The Voke device has been in the making for years. It has been licensed as a medical and safer alternative to smoking by the Medicine and Healthcare products Regulatory Agency (MHRA). Voke delivers rapid nicotine, offering rapid relief from cravings without heat, combustion or vapour, yet as in the case of vaping, the administration of Voke mimics that of smoking, likely making it easier an easier NRT for smokers to transition to than say patches or gum.
Moreover, the device looks a lot like a packet of cigarettes, including a rectangular box, and a plastic cigarette which slots into it. The price is also similar, with 20 charges costing £11.99. All these features combined are likely to make this product a very effective NRT, hence why harm reduction and public health experts, and vaping advocates alike, have been in full support of it.
However, the same entities are now disappointed, as the makers of Voke, Kind Consumer, have resorted to an unethical way of marketing the product. The New Nicotine Alliance (NNA) has pointed out that a slide presentation by the company is claiming that Voke is preferable to e-cigarettes because there have been “numerous recent cases of lung disease and death in individuals who use vape products.”
Sharing misinformation – an act of disservice to smokers around the world
The more nicotine alternatives there are on the market, the higher the chances for the millions of smokers to find a smoking cessation product that best suits their needs.
This sharing of misinformation is not only a case of unethical marketing, but also a serious act of disservice to the millions of smokers who are still looking around in search of their preferred safer nicotine alternative. Recognised health bodies such as the CDC have long confirmed that the cases of lung disease and death that the Voke marketing campaign is referring to, had nothing to do with the use of regulated vaping products, but with the consumption of illicit THC.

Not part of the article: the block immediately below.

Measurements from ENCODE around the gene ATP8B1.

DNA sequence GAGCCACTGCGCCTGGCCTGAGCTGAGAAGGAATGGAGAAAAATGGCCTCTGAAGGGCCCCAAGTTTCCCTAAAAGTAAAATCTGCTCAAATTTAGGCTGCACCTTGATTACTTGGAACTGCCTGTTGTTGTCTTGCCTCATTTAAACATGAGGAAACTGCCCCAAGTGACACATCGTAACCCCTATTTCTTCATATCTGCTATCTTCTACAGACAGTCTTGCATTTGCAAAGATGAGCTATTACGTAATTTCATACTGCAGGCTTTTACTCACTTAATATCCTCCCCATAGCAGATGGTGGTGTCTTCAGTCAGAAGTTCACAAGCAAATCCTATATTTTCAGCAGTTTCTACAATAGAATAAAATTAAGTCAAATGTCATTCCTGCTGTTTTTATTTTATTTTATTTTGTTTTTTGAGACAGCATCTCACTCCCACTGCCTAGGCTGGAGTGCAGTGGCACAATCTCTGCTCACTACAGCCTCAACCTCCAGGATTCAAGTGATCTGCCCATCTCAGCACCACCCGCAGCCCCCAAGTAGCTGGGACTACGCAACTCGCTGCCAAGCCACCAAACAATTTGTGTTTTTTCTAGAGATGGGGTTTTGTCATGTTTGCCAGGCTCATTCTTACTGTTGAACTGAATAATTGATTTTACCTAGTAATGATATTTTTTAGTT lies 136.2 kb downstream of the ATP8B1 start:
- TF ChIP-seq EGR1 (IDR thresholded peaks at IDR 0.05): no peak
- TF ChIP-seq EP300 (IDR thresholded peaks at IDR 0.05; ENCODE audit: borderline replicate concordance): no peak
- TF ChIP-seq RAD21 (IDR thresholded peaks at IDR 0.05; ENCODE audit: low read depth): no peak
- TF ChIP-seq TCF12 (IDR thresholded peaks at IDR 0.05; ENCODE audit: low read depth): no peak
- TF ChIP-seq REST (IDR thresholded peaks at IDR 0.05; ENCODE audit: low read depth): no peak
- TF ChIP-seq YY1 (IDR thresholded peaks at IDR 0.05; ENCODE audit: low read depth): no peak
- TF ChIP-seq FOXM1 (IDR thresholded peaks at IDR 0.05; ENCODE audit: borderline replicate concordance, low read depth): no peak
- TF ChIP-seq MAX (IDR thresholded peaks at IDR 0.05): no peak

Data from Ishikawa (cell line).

The NNA emphasised that it is unethical of Kind Consumer to spread these inaccurate facts in order to place their device in a preferable position. “We realise that business is business and Kind Consumer wish to differentiate their new product from vaping, but repeating information that they know very well is false is not the way to do this. It is especially scurrilous when you consider that they are using the fraudulent information to raise significant levels of funding to the tune of tens of millions of pounds,” said the NNA.
The more NRTs, the better
Just like anyone who has harm reduction at heart, including us here at the Vaping Post, the NNA has long pointed out that the more nicotine alternatives there are on the market, the better it is for everyone, as the millions of smokers around the world stand a better chance of finding a product that best suits their needs. “There is room in the safer nicotine market for many players, and we would ordinarily welcome Voke adding a new option for smokers wishing to quit.”
However, trying to achieve success by throwing shade on a competitor is unacceptable. “However, they should not be trying to build their success by shoving vaping under a bus. Kind Consumer should instruct their fund-raisers and marketers to abandon this approach. It is unhelpful and shameful opportunism. If their product has merit, they should not have to sink to employing baseless scare stories which have deterred large swathes of smokers from switching away from lit tobacco.”